British intelligence services are planning to significantly increase the level of web surveillance on UK citizens.
Agencies want to use ‘black box’ style snooping devices to monitor nearly all web activity including which domain names citizens visit, and Facebook, Twitter and Skype sessions.
Known as Deep Packet Inspection, the technology allows agencies who intercept the packets of data to look through the contents. The intrusive regime is expected to cost taxpayers £1.8bn over the next 10 years, as the Home Office claims there is a 25 per cent “shortfall” in monitoring communications data.
The plans are currently in draft form, as the Liberal Democrats have dropped support for the bill.
In the U.K. parliamentary Intelligence and Security Committee’s report, Jonathan Evans, the head of Britain’s domestic intelligence service MI5, said:
“Access to communications data of one sort or another is very important indeed. It’s part of the backbone of the way in which we would approach investigations.
“I think I would be accurate in saying there are no significant investigations that we undertake across the service that don’t use communications data because of its ability to tell you the who and the when and the where of your target’s activities.”
The report also hints that Internet Service Providers, landline and mobile phone companies must “have a legal foundation to retain data,” effectively forcing companies to store our data as web snooping would become mandatory.
Email communications will also be logged. Although access to the contents of the data, such as the email addresses of senders and recipients will require a court order, the time and date stamps of that email will be available.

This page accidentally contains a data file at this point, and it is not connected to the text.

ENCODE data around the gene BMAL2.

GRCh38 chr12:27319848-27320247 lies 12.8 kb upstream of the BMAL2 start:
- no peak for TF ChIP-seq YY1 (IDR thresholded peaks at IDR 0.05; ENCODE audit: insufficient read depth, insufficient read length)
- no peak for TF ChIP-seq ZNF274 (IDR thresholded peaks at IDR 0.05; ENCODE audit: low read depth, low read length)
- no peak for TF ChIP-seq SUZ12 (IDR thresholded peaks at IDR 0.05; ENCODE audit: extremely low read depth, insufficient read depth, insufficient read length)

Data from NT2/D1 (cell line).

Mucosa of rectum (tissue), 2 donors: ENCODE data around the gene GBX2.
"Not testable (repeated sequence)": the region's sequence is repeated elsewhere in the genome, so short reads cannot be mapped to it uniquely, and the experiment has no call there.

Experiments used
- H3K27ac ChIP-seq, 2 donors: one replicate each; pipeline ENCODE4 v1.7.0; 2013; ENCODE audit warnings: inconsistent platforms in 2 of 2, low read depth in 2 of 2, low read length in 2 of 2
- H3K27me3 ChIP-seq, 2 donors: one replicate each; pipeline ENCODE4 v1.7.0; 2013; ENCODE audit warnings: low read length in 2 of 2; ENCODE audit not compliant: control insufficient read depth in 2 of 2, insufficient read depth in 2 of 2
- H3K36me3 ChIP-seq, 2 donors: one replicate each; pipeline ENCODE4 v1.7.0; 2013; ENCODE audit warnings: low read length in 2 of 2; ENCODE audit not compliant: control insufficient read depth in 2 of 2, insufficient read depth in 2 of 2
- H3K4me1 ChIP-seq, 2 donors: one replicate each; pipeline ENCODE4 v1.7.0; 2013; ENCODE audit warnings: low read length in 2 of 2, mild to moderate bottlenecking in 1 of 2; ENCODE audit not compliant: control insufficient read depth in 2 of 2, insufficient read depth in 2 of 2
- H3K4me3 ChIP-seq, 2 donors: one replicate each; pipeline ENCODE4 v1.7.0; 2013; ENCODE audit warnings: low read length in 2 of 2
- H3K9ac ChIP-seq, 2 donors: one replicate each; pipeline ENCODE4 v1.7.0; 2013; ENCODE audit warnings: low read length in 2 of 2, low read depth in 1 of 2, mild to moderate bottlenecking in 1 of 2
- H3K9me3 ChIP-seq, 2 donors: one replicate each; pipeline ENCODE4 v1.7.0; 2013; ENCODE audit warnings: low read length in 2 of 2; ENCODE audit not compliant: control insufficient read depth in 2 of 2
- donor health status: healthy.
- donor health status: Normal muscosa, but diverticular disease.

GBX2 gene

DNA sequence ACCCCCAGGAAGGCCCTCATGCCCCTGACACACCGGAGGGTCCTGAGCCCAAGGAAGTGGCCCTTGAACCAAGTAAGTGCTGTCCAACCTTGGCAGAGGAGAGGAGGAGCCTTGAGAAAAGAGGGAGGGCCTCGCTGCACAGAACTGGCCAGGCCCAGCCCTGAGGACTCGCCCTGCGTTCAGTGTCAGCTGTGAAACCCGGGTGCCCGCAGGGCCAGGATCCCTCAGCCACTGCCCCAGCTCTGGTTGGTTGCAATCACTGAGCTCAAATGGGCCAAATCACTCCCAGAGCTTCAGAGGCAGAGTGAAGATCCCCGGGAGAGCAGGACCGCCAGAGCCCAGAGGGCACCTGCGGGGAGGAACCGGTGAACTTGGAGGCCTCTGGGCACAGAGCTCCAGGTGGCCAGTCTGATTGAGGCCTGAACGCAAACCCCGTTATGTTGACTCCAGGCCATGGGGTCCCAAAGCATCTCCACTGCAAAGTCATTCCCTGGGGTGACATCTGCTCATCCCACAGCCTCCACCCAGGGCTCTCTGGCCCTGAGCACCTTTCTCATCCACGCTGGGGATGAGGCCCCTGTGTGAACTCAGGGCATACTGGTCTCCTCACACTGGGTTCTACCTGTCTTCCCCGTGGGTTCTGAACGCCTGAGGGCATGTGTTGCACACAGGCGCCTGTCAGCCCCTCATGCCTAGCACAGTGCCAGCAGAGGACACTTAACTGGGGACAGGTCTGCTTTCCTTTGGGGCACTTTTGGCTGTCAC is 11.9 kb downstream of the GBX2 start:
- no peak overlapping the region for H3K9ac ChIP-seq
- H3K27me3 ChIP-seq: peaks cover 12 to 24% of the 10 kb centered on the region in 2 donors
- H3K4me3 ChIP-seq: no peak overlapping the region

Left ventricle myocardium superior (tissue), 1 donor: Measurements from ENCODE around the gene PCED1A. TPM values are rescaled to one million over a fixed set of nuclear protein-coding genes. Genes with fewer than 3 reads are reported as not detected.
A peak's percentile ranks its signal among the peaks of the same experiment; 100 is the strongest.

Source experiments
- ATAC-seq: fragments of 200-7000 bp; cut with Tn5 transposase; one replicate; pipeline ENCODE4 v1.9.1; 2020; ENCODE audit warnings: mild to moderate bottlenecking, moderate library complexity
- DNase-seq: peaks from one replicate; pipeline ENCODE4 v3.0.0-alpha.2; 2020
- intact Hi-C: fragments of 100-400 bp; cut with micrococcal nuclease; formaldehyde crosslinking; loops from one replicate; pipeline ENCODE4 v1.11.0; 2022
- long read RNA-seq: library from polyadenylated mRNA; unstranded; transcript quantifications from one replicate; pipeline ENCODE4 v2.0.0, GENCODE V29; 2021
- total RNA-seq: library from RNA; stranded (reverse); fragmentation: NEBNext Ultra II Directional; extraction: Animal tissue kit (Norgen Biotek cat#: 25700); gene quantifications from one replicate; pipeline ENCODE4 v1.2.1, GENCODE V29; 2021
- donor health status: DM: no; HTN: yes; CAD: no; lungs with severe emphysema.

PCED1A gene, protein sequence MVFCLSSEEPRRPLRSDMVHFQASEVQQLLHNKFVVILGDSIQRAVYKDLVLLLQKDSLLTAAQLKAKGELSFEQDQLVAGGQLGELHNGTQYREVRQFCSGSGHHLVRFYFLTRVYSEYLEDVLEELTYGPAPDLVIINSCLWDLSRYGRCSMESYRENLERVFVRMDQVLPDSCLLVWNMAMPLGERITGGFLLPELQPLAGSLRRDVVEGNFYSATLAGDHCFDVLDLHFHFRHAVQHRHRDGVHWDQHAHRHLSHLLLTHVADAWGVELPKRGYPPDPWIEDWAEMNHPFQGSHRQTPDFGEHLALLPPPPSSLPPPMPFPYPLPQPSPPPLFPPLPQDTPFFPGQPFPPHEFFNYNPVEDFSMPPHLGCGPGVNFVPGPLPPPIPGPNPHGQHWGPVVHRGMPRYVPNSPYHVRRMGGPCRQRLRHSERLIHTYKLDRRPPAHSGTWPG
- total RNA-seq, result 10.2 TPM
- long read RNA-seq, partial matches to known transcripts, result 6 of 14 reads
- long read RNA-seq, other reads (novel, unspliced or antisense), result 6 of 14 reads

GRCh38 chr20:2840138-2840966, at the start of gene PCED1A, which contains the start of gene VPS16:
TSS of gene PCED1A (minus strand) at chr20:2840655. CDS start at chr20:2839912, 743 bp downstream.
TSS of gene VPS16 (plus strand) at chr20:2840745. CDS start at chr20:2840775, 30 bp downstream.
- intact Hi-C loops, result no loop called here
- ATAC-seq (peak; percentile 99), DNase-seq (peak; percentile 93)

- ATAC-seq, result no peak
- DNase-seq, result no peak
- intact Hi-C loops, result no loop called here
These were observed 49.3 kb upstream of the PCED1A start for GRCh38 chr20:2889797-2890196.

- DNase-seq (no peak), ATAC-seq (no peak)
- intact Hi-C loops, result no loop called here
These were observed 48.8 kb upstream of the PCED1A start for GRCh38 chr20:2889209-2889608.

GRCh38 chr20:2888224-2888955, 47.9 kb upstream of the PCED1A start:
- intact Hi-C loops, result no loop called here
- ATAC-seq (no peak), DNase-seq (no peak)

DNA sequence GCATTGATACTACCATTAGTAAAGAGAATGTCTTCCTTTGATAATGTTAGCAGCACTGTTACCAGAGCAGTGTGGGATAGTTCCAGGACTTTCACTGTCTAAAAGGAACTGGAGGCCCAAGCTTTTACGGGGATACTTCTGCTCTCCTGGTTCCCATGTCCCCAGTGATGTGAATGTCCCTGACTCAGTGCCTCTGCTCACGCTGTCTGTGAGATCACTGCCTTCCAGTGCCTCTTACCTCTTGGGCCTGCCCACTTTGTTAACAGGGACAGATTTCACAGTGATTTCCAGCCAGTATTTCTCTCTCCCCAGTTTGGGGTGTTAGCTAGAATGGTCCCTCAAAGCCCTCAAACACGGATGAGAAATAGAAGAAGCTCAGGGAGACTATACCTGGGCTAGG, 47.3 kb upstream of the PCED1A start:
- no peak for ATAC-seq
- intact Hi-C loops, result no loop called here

Nick Pickles, director of privacy at civil liberties group Big Brother Watch, told ZDNet:
“Two expert Parliamentary committees have cast serious doubts on the claim that it is necessary for every person’s email, Web site browsing and social media activity needs to be logged and kept for one year.
“The report recognises there are weaknesses in monitoring people suspected of wrongdoing. It is becoming increasingly difficult for Ministers to justify monitoring every member of the population instead of developing their ability to monitor people who are under suspicion.”
He also added:
“The report recognises for national security situations, alternatives are available and are being used. The committee also recognises the growing futility of the Home Office’s current approach given the increasing use of encryption.
“The draft Bill was a shambles and if any legislation is to allay the widespread concerns people have about an vast expansion in the power of the state to monitor every aspect of our lives it will need a fundamental and comprehensive re-write.”
This is just the latest in the British governments Big Brother agenda, which includes collecting and sharing of private medical information, the use of spy drones, spy cars on our roads, facial recognition CCTV and even authorities illegally installing cameras in people’s homes.